I say it's a done deal and, try as they might, the Mozilla folks have so far failed to produce a superior product. Maybe they should look outside of the former Netscape intern, over-eager Stanford student with rich parents crowd for developers, or maybe professional management would help.


firefox breaks my laptop's ability to wake up (1)

rnd() (118781) | more than 8 years ago | (#13106452)

Does anyone else have this problem?

When my laptop is sleeping w/ firefox open, waking it up results in a very slow (up to 10 minutes) period during which the machine is unusable and firefox uses 100% of the CPU.

I have stopped using firefox in windows for this reason. MSN Toolbar tabs stink, but at least I save about 35 minutes per day in wakeup time.

The reason he thinks IE 7 will spur more FF growth (3, Insightful)

Infonaut (96956) | more than 8 years ago | (#13106479)

Dotzler figures that fifty percent of Windows users are still on Win 2k, and in order to get all the spiffy new IE 7 features, they'll need to upgrade to XP. His calculation seems to be that people will become annoyed at having to upgrade their OS just to get a new browser, and will therefore jump to Firefox instead.

I'm not sure about that logic. When MS puts their mind to it, they can make a fine browser. They jump from IE 3 to 4 and then to 5 was impressive. My guess is that IE 7 will not be as bad as expected, and they may sneak in a few features that the Firefox team hadn't anticipated. Microsoft wants to push users to upgrade, so if they can create even one little "must have" feature in IE 7 that Firefox doesn't already use, they may succeed in enticing more than a few Win 2k users to buy XP.

Even if Microsoft doesn't roll out a blockbuster with IE 7, I doubt that the release of a *competing* browser is going to somehow push people to switch to Firefox. With all the press Firefox has been getting, if you haven't at least tried out Firefox by now, you're not likely to so unless IE leaps out of your browser and stabs you in the forehead.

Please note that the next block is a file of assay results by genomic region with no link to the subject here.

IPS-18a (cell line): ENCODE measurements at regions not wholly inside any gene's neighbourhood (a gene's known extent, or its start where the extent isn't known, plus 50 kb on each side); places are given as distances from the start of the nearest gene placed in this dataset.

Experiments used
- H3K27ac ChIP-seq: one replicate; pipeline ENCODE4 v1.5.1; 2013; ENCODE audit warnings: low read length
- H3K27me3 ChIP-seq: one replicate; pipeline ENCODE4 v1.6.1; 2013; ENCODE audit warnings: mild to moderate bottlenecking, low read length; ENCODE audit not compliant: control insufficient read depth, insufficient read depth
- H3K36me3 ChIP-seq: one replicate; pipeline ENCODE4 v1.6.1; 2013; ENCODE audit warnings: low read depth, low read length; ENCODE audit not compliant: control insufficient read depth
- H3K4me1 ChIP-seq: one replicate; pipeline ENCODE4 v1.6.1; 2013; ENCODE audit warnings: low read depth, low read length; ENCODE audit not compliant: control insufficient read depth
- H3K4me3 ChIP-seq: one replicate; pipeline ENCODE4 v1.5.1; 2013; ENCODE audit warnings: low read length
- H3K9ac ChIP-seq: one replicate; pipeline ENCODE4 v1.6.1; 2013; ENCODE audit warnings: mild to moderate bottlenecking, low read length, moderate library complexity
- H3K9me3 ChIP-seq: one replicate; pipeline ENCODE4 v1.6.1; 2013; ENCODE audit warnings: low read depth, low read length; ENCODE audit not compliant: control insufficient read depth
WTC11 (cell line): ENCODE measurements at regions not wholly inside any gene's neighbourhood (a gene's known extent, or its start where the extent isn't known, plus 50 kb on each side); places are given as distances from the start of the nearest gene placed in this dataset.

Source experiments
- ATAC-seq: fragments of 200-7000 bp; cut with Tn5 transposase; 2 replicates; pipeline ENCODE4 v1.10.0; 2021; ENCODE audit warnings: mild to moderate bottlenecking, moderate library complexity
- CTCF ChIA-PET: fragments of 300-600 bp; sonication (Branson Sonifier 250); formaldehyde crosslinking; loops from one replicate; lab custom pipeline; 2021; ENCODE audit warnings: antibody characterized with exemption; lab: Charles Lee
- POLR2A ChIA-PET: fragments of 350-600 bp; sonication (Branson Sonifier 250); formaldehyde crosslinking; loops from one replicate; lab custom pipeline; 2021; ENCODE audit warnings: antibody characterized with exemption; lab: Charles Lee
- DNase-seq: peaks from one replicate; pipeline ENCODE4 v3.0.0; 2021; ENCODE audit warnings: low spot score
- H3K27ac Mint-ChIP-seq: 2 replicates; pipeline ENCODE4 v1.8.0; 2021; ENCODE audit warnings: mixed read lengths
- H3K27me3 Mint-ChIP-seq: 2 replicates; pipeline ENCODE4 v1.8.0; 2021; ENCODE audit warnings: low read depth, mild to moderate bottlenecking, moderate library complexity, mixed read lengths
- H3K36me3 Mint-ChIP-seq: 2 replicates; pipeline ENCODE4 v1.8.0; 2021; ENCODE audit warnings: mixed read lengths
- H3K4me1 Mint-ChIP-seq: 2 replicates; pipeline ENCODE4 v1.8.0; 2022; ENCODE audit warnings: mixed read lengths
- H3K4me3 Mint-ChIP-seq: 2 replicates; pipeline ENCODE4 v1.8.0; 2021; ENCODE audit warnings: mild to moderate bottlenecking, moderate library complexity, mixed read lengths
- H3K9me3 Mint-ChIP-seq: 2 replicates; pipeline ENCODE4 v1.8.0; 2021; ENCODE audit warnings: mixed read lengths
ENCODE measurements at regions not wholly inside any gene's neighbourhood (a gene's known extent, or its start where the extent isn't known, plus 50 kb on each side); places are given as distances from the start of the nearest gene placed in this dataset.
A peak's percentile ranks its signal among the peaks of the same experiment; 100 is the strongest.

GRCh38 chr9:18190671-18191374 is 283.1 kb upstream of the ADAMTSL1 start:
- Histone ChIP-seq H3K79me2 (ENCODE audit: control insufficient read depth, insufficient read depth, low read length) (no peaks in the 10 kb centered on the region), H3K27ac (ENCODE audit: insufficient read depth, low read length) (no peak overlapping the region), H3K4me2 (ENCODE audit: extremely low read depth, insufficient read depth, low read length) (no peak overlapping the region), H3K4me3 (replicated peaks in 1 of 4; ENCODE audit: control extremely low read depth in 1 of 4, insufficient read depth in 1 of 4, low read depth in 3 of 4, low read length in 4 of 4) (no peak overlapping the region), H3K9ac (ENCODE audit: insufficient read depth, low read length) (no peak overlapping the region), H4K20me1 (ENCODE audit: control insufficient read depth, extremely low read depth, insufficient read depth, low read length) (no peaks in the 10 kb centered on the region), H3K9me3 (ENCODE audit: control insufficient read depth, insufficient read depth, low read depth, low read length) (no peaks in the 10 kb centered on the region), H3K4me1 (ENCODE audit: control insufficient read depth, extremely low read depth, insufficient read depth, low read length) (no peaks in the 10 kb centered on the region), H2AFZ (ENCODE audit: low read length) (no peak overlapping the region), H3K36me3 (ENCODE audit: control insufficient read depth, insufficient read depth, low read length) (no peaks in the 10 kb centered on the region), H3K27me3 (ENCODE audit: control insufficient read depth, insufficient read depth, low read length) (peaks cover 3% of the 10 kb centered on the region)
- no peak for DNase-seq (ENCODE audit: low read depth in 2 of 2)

I'm so glad they fixed the %£$@! space bar (2, Interesting)

mooncaine (778422) | more than 8 years ago | (#13106515)

I tried Firefox now & then for OS X, but one thing always made me turn back to Safari: I couldn't stand how the spacebar in Firefox didn't adhere to standard practice: scroll the web page down. I saw this /. story and decided to give Firefox another try. Hurray! The spacebar works as it should!

We are spreading firefox... (2, Interesting)

B11 (894359) | more than 8 years ago | (#13106525)

I'm the "guru" to my friends and family, and when I'm asked to "fix" the internet, that is, get rid of pop-ups and such, I install or recommend Firefox. I show what it can do, how those annoying pop-ups, active-x download prompts, noisy flash ads, etc., can disappear and they are amazed.

My sister installed it on her computer at work after bieng so frustrated with IE problems. Now her boss has it on his computer, at work, at home, and on his laptop. Her co-workers are using it.

I'm sure other "gurus" are spreading the word.

IE bundled with Windows (5, Insightful)

Hamstij (831222) | more than 8 years ago | (#13106534)

As long as IE remains bundled with the windows OS, Firefox will *never* take off and reach a significant install base.

I work as a consultant for many IT firms, and even though they are perfectly aware of IE's limitations and security problems, they do not make the change to an alternate browser simply because it is far easier to stay with the one already installed on the system.

Inertia means that Firefox will always remain a fringe browser until some anti-monopoly law makes MS remove IE. And that will never happen. No matter how awful IE becomes now or in the future, sheer laziness means it will always be the predominant browser.

I like firefox. Idea - floating dhtml popup ads (1)

zymano (581466) | more than 8 years ago | (#13106549)

But one thing I would like developers to add in the code is to turn off 'dhtml' quickly with a button at the top of the screen .

If you don't know. Most of the popup ads are Macromedia flash or new dynamic html based.

We need switches at the top to turn them off quickly and not dig through options which can be a hassle.

Deerfield is good . Not as fast as opera in quick back but pretty good. It still can hang on an ad. Good job there too. I was one of those on bugzilla bugging you guys ! Sorry about that.

Thanks Firefox developers.

By the way . I tried digging through the firefox source code and man o man . Anyone have any tips to start when reading all that code ?